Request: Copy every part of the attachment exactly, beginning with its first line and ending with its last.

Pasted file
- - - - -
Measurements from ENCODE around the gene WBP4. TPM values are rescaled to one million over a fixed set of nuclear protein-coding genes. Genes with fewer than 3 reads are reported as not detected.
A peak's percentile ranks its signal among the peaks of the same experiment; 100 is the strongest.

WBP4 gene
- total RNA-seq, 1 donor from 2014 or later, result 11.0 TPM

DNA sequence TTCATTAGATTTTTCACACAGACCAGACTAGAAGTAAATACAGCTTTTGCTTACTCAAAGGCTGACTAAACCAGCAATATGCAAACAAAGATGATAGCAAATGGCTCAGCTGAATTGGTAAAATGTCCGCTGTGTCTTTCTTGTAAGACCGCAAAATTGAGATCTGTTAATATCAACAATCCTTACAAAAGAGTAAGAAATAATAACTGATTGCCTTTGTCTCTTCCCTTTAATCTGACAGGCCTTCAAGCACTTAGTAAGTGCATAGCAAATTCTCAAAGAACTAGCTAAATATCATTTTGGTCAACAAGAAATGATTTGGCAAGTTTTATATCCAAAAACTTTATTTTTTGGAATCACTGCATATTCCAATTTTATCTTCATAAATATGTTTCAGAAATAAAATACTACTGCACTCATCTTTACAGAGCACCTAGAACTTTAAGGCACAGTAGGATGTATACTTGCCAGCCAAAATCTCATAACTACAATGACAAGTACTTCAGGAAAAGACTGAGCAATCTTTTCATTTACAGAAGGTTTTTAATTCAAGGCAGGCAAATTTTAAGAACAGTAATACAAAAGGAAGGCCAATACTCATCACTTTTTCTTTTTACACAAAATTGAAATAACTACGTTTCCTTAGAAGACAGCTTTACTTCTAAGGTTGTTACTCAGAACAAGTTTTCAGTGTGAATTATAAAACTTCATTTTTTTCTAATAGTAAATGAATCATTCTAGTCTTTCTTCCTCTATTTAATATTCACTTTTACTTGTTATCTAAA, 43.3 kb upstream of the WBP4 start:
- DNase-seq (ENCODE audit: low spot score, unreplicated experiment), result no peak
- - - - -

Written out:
Measurements from ENCODE around the gene WBP4. TPM values are rescaled to one million over a fixed set of nuclear protein-coding genes. Genes with fewer than 3 reads are reported as not detected.
A peak's percentile ranks its signal among the peaks of the same experiment; 100 is the strongest.

WBP4 gene
- total RNA-seq, 1 donor from 2014 or later, result 11.0 TPM

DNA sequence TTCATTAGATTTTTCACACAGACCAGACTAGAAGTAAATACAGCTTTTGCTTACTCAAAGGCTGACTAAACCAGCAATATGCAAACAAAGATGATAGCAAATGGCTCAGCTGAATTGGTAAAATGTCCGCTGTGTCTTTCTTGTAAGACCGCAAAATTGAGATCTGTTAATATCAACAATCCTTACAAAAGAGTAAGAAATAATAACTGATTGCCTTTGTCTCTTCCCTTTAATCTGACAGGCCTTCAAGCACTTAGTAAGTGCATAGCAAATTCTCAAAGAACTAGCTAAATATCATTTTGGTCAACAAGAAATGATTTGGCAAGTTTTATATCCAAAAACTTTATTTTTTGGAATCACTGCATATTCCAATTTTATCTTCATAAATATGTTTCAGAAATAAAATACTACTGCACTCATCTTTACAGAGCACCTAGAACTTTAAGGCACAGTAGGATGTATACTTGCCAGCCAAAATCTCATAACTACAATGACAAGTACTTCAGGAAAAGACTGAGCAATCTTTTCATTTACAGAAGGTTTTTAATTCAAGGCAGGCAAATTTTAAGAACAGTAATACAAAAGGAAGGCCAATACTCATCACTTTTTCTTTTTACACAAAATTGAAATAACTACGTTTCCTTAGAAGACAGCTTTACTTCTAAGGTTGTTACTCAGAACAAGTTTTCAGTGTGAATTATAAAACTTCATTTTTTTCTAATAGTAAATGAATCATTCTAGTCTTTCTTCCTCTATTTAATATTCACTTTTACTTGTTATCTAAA, 43.3 kb upstream of the WBP4 start:
- DNase-seq (ENCODE audit: low spot score, unreplicated experiment), result no peak